NEW YORK (GenomeWeb News) – The US Departments of Energy and Agriculture have jointly awarded $8 million in new grants to fund seven genomics-based projects aiming to develop domestic renewable energy sources and biofuels, USDA and DOE said yesterday.
The funding through the DOE-USDA Plant Feedstocks Genomics for Bioenergy program primarily supports studies focused on using genomics to increase the yield, quality, and adaptability of varieties of trees and grasses.
These three-year projects, which will aim to improve switchgrass, poplar, pine, and other plants, include five that received a total of $6.1 million from DOE's Office of Science and two that were awarded $2 million from USDA's National Institute of Food and Agriculture.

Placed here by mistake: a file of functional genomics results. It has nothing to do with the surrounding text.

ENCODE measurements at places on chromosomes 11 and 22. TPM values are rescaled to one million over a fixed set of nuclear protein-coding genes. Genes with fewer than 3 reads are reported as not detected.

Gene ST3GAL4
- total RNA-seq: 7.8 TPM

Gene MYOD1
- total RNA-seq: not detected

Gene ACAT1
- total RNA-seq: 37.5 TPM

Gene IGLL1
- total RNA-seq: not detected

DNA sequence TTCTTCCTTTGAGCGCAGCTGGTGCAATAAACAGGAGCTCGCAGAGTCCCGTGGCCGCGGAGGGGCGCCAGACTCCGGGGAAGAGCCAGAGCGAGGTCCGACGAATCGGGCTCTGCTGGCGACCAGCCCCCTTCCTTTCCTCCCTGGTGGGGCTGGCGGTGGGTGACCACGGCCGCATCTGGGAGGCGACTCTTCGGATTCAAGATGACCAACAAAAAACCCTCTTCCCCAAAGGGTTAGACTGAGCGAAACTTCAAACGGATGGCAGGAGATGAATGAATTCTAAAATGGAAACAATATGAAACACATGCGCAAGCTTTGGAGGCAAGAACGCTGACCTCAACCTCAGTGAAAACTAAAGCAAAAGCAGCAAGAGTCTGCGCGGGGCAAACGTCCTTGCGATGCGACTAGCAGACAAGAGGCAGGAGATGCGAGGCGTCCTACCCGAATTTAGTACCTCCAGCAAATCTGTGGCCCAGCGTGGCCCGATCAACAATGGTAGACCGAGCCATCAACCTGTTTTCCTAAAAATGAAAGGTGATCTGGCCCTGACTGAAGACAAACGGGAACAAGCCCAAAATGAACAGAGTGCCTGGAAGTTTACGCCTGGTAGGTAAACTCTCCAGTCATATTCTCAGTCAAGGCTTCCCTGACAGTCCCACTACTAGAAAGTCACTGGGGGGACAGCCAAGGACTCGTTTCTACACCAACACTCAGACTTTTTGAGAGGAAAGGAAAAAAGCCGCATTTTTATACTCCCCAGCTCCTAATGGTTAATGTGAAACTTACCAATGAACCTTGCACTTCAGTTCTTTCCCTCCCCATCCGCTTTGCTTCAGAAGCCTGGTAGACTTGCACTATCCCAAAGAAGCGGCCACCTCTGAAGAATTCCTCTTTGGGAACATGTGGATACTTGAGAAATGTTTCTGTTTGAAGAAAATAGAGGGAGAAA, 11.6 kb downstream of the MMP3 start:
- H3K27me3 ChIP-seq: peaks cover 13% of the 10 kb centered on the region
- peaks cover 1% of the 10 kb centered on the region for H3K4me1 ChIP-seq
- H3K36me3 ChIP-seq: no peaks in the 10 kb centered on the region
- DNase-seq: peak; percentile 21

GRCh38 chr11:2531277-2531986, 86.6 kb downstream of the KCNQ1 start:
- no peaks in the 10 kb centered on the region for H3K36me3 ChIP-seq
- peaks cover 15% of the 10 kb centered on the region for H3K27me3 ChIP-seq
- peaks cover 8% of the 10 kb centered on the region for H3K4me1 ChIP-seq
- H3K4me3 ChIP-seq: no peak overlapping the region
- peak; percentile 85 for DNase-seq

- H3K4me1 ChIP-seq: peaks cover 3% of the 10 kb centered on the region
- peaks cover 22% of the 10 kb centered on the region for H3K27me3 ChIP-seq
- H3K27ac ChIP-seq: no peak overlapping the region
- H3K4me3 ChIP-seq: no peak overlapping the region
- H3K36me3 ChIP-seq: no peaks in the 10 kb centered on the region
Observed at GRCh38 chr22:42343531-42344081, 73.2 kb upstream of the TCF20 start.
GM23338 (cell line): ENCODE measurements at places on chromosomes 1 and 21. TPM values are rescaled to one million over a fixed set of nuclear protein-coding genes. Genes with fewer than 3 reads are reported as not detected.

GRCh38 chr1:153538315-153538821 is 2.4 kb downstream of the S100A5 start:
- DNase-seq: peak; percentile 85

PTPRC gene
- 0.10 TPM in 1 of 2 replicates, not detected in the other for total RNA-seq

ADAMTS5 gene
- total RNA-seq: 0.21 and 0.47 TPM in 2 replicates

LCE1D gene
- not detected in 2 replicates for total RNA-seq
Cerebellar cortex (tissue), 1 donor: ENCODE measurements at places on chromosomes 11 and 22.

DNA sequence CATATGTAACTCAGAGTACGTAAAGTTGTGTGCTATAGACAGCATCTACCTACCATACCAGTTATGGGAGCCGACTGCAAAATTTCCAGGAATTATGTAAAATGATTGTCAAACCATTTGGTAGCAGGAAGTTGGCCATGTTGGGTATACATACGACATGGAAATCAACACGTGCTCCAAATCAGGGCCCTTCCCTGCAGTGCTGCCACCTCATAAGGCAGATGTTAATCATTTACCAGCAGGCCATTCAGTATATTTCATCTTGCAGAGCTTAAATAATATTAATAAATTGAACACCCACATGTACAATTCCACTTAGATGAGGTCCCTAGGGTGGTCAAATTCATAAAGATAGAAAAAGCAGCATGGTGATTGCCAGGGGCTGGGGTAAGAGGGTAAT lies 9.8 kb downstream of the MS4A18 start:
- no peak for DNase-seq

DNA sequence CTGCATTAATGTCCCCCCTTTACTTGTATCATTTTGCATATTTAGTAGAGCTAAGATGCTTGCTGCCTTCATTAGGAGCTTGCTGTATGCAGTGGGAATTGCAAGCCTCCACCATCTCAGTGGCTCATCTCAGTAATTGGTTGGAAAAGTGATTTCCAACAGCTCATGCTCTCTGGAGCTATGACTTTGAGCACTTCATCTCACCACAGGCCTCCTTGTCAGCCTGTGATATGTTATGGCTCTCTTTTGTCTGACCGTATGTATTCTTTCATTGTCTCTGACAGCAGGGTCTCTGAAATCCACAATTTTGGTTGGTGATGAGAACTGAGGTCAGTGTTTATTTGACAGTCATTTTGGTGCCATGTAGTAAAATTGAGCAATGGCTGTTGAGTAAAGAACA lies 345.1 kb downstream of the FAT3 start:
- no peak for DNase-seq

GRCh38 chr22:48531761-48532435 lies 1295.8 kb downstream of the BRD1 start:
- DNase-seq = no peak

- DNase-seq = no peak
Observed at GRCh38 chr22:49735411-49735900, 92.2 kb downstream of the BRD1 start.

One award, to Jeffrey Dangl of the University of North Carolina at Chapel Hill, will provide $1.5 million for the use of genomics, genetics, and physiology to understand how endophytic bacteria alter plant growth and productivity, and whether they can be used in a predictable way to improve feedstock production.
University of Georgia investigator Katrien Devos received a $1.3 million grant to develop strategies for increasing frost tolerance in upland switchgrass and to study the potential of fungi to minimize cold stress.
University of Florida researcher Matias Kirst received $1 million to use genome-wide selection to try to speed development of loblolly and slash pines, with the aim of making them produce higher yields for energy use.
The full list of the USDA-DOE awards is available on the DOE's website.